What CIOs Must Know About The Wireless 'Spectrum Crisis'
Wireless is becoming an increasingly important piece of the enterprise architecture.
Julius Genachowski, chairman of the Federal Communications Commission, is worried. Not today, or even this year, but soon, he thinks the United States won't be able to meet the demand for broadband wireless data. "The biggest threat to the future of mobile in America is the looming spectrum crisis," he told a wireless conference earlier this month.
You should be worried, too--or, at the least, be paying attention. Mobile data will be an increasingly important piece of the enterprise IT architecture, and also part of more products that companies provide. CIOs need to identify network-centric trouble spots today, as new wireless opportunities arise and well before anything resembling a "crisis" hits.
Blame the iPhone. The first widespread use of wireless data began with the RIM BlackBerry in the mid-1990s, but it's the iPhone that's made wireless data a mass-market phenomenon. It's changing what people--employees and customers--expect to be able to do with their smartphones and how they interact with companies. This one blockbuster device has generated enough of a network load that iPhone owners complain about resulting poor service, including dropped calls, delayed messages, and slow download speeds.
Yet it's more than smartphone apps that should have CIOs thinking about wireless spectrum. Sprint this month created a business unit to sell use of its spectrum for devices other than phones to share data. Those devices include anything from Amazon's Kindle book reader, to a water meter that sends usage data, to a cash register (see story, "Follett Runs Some Stores On 3G Networks", available via download of our free PDF of this week's InformationWeek magazineregistration required).
But there are limitations to today's wireless networks, and they're going to get bigger. Don't count on so-called 4G technologies to save the day, at least not for many years. Until then, CIOs must understand the effect on applications when the network gets overloaded, and plan accordingly.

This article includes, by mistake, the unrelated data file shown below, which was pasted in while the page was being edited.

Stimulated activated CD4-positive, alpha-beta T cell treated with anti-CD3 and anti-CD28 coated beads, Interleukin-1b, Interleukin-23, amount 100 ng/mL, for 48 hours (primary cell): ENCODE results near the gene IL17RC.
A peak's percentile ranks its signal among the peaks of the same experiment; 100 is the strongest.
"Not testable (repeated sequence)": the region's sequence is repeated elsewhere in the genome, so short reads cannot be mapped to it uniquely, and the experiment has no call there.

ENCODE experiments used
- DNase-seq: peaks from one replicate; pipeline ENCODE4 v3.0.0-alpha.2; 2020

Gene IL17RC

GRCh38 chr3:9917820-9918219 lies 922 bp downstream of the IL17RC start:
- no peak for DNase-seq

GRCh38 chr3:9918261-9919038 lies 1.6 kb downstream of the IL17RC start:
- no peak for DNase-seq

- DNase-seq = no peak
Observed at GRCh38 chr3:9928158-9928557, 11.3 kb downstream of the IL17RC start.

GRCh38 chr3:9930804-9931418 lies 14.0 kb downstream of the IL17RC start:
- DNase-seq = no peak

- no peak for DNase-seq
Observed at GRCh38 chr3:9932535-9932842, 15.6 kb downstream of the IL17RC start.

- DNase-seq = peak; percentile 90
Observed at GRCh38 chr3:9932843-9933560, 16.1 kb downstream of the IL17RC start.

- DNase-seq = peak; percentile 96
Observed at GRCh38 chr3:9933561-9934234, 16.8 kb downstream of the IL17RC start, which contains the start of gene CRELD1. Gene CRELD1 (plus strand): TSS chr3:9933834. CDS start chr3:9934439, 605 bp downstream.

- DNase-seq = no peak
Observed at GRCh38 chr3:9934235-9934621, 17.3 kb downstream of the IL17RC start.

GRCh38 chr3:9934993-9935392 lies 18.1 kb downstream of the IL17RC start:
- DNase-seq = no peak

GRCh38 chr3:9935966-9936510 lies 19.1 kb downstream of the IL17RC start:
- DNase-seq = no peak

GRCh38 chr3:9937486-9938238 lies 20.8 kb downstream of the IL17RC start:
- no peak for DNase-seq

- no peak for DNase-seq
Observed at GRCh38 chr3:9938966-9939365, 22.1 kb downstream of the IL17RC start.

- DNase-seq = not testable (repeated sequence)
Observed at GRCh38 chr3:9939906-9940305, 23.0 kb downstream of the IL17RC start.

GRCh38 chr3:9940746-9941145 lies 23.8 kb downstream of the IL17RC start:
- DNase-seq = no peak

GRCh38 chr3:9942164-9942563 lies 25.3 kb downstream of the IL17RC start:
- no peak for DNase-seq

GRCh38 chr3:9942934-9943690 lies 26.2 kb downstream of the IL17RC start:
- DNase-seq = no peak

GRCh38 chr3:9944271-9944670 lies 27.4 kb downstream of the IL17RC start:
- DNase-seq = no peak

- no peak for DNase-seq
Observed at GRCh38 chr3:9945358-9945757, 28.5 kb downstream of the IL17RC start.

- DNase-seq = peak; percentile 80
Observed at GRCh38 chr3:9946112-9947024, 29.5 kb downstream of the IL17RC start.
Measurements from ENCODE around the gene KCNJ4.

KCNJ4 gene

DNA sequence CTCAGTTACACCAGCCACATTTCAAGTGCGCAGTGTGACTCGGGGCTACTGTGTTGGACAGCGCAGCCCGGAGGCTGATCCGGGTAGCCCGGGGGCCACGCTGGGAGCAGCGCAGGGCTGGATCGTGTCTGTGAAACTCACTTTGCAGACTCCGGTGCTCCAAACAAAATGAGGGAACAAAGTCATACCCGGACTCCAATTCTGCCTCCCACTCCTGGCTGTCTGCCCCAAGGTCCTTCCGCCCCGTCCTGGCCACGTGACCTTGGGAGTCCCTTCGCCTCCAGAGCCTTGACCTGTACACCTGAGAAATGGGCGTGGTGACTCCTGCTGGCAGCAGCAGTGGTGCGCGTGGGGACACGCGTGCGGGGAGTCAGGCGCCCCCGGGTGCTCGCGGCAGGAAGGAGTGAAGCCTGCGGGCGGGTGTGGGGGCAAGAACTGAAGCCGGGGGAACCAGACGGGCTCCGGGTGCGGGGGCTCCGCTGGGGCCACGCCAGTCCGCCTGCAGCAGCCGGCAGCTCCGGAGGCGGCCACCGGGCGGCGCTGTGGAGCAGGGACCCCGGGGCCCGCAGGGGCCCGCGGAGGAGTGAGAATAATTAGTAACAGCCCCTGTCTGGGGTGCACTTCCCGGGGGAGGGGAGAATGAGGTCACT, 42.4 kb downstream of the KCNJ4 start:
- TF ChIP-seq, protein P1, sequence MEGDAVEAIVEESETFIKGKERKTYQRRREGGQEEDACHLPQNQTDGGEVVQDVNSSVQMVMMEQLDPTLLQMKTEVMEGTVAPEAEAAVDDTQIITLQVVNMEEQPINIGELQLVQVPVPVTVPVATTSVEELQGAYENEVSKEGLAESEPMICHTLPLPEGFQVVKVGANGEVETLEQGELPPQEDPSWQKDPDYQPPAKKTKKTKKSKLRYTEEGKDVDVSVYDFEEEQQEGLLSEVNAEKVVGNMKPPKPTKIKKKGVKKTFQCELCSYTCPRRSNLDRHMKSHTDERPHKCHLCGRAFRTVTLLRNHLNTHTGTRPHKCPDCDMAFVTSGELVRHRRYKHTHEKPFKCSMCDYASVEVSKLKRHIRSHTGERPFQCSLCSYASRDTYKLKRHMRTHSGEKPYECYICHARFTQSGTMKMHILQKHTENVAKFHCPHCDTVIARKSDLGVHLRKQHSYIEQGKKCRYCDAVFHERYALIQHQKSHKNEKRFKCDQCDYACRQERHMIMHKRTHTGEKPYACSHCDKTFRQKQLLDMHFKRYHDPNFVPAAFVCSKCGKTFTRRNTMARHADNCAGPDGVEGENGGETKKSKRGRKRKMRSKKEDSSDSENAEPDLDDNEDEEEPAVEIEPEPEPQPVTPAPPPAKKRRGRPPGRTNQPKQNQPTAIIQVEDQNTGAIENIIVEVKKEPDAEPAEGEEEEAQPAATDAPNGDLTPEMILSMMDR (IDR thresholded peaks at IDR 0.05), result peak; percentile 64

A good place to start is the actual demand compared with network capacity. Cisco, in a January report, predicted that mobile data traffic will more than double every year through 2013, at which time it will reach 2 exabytes-- 2 billion GB--per month. Think Cisco believes its own numbers? This month, it struck a $2.9 billion deal to buy Starent Networks, whose equipment helps wireless carriers deliver multimedia and other data-intensive features.
The wireless industry is petitioning the FCC to allocate additional spectrum over the next six years to more than double the industry's licensed spectrum. FCC Chairman Genachowski sounds sympathetic. "Even with innovative spectrum policies and innovative new technologies, experts believe we are way too likely to be caught short," he said at the CTIA conference this month.
IT managers should care because congested networks are slow and, worse, unpredictable. As throughput rates decrease and packet delays increase, some applications start behaving erratically, as we'll discuss.
It's not panic time. We haven't yet reached widespread saturation on today's 3G networks, but given current market growth, it will likely happen without the timely addition of new spectrum. And given the multiyear process for identifying, auctioning, and deploying new wireless spectrum, spectrum might not become available fast enough to accommodate the rising tide of smartphones and data-hogging applications. The Cisco report states that smartphones generate more than 30 times the traffic of basic cell phones; laptops with wireless modems 450 times the traffic.
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